Greater competition among the PD-1 class should breed greater competition in pricing, and an overall improvement in affordability. At the moment, many treatment settings only have one or two approved IO options, although this will change as some of the later entrants achieve broader product labels. At this time, the balance of power will certainly shift towards payers, who will be in a strong negotiating position to secure discounting to win reimbursement. “There has not been any steep discounting yet, but as there is more and more competition, in order for them to entice physicians to use their product, they probably will discount through the distribution chain, and the average sales price will decline,” a US-based payer said.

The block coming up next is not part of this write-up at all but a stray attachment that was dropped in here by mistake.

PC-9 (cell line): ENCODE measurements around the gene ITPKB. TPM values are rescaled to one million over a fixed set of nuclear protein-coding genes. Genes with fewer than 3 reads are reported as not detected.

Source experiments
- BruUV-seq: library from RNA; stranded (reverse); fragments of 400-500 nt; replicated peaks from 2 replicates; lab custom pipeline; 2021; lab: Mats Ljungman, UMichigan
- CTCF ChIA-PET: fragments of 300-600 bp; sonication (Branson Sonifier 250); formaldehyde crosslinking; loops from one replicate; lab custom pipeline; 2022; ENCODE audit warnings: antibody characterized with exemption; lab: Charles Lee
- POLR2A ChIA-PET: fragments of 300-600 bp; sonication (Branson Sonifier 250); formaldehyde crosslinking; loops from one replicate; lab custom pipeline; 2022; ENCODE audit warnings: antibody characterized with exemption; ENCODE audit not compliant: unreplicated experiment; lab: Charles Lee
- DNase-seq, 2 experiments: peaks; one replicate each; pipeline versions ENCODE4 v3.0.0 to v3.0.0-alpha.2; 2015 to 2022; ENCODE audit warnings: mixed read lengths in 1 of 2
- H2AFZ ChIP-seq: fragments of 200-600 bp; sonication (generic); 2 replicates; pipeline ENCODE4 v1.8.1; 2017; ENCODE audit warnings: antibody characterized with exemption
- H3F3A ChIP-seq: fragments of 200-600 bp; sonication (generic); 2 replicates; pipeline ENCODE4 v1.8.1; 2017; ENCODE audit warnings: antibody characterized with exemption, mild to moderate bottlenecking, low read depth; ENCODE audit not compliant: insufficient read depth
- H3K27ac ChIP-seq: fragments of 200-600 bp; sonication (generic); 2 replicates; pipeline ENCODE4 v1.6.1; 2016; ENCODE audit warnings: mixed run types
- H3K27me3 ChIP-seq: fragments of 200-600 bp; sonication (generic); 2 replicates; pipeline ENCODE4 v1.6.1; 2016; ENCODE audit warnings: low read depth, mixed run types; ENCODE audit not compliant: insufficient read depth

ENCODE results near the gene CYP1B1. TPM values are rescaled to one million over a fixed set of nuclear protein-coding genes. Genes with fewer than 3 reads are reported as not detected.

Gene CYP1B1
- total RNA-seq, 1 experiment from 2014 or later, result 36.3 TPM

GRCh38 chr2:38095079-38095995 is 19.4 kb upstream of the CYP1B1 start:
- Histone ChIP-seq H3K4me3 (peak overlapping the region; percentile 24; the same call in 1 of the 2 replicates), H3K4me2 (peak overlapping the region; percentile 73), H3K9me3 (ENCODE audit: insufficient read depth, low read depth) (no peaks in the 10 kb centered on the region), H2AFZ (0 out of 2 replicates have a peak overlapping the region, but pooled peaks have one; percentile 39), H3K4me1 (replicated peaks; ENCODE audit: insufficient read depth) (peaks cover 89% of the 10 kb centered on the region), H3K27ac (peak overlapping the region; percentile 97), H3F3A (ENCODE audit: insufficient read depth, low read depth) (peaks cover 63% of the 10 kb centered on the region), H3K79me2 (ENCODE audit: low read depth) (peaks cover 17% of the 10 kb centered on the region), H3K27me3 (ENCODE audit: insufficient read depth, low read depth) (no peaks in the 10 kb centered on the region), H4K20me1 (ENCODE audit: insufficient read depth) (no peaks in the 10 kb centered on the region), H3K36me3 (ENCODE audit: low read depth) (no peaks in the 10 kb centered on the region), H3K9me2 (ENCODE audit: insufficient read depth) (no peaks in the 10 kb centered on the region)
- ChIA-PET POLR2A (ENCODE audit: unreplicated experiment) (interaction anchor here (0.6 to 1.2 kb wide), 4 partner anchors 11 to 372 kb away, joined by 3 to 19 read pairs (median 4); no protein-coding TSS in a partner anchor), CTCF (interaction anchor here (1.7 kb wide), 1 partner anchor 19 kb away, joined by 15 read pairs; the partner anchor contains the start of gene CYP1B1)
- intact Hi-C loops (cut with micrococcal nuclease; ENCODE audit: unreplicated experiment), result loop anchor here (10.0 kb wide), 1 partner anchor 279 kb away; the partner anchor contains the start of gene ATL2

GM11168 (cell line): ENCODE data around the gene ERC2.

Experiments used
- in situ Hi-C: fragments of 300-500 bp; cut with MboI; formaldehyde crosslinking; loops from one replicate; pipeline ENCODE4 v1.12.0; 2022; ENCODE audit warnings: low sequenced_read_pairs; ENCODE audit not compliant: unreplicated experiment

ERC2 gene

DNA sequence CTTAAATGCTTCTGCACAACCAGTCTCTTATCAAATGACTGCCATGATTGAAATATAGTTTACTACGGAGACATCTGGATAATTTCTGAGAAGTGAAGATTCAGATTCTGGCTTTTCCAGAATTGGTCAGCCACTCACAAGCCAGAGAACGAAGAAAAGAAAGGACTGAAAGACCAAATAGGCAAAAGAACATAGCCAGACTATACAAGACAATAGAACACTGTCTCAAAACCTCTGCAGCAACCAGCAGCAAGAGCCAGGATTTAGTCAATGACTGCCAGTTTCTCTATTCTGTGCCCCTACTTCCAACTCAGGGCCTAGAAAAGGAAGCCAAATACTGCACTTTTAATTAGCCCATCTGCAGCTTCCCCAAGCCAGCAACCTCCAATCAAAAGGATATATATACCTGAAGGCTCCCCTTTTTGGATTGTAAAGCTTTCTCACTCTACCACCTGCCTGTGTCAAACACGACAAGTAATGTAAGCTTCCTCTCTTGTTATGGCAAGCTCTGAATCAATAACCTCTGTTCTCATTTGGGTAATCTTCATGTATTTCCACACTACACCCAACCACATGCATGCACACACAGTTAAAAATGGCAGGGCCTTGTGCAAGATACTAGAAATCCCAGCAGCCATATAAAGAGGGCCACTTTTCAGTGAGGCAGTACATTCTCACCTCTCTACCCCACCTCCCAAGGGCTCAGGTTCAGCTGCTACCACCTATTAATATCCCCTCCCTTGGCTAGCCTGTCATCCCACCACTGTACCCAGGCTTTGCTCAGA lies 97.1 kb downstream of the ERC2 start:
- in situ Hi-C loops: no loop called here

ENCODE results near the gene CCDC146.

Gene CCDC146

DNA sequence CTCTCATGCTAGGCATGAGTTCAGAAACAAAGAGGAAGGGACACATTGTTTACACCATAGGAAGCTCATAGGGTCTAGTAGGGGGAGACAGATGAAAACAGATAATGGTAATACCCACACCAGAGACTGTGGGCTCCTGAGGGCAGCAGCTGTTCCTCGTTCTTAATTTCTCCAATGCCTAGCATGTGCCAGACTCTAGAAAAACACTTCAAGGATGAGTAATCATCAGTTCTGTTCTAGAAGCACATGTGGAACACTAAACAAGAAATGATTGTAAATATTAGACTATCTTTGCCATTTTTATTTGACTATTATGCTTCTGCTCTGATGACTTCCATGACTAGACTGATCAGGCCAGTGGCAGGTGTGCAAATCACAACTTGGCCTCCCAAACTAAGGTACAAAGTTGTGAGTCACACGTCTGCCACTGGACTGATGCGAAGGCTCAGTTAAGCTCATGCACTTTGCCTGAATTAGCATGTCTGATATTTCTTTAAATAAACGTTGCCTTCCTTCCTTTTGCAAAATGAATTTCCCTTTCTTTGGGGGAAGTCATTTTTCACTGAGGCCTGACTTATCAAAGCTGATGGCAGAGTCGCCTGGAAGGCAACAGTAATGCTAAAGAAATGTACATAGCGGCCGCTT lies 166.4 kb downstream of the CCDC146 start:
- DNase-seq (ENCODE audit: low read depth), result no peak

Combination IO will also be emerging into mainstream clinical practice over the next few years, which brings a potential doubling in direct treatment costs. In the longer-term, indication-specific pricing is a viable solution, whereby a single drug has multiple price points, depending on the diagnosis and treatment strategy. This adds a great deal of complexity and the necessary laws and systems are not yet in place to facilitate this on a large scale. In the meantime, there is relatively little that can be done to control spending with combinations, except for cases when a single manufacturer owns all of the constituents and can effectively discount one of the drugs, for example Bristol-Myers Squibb marketing both Opdivo and Yervoy (ipilimumab) for melanoma. A European payer said: “It is easier to use it if the combination comes from the same manufacturer. If it comes from different companies, it is not always clear whether a drug was used as a single agent or in combination, and the manufacturer is not willing to pay a hidden rebate in a price-volume agreement for its monotherapy setting.”